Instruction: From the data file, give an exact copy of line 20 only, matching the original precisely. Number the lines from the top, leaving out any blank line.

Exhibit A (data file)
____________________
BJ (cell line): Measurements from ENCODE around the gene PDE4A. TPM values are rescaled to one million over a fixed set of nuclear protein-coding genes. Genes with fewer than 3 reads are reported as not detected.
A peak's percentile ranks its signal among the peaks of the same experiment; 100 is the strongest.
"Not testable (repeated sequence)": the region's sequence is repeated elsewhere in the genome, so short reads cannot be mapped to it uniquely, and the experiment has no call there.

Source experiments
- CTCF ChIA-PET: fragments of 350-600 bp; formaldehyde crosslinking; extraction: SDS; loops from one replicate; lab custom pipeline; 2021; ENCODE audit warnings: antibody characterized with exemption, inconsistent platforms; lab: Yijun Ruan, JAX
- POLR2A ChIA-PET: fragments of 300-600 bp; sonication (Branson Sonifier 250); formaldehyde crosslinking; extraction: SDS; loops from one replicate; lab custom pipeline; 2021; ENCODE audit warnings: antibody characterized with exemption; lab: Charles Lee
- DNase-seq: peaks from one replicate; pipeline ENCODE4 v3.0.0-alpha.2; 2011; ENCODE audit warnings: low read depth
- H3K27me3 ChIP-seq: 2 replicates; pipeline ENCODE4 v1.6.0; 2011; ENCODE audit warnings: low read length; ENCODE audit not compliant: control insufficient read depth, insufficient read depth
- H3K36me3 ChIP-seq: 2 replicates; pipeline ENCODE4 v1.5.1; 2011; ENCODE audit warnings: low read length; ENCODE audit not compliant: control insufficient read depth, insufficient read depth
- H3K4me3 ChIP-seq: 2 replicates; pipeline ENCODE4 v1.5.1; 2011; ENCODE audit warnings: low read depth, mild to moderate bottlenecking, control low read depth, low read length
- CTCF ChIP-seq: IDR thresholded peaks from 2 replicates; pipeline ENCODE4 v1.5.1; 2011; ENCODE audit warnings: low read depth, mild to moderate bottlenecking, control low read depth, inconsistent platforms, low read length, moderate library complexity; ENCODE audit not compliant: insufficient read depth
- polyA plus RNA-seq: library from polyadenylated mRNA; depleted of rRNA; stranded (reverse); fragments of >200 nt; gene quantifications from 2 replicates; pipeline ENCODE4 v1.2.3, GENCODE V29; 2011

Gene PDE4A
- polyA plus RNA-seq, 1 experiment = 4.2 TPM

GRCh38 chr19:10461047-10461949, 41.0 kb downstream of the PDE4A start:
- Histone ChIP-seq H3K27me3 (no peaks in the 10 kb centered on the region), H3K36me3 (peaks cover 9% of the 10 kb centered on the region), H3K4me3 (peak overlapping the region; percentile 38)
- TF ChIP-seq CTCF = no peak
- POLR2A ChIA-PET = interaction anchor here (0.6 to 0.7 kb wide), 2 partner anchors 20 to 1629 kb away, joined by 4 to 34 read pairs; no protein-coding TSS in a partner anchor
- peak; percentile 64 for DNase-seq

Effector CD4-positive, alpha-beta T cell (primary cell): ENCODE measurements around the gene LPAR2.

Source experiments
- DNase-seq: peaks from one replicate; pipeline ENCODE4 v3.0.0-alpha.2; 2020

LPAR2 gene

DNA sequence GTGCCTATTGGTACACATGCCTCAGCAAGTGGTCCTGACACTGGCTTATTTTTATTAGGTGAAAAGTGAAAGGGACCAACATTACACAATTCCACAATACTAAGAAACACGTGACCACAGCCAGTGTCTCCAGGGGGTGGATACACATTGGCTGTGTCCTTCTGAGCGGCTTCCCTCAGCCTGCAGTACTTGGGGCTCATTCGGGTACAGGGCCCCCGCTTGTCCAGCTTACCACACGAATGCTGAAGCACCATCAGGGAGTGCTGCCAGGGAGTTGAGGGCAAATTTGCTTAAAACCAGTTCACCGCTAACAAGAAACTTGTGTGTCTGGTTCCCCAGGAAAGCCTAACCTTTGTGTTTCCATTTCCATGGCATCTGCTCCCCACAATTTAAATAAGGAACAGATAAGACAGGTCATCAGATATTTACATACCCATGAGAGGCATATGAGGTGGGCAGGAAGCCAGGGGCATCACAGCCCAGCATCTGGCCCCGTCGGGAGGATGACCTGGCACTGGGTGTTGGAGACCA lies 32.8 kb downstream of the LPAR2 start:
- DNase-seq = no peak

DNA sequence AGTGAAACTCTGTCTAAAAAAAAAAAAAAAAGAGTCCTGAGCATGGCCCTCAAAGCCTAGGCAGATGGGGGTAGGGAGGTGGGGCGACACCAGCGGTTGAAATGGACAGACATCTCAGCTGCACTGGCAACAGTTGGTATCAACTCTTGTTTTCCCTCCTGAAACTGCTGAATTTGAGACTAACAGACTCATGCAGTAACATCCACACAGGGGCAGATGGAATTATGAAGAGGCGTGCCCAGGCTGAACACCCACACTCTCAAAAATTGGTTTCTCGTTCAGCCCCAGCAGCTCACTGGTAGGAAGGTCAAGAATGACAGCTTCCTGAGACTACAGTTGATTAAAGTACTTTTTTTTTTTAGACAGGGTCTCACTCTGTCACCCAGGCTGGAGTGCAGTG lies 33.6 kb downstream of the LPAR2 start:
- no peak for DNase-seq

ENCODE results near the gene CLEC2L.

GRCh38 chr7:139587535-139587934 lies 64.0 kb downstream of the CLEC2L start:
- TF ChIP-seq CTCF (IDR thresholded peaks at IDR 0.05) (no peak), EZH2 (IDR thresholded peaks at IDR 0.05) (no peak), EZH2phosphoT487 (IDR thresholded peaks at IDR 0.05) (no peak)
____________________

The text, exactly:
Effector CD4-positive, alpha-beta T cell (primary cell): ENCODE measurements around the gene LPAR2.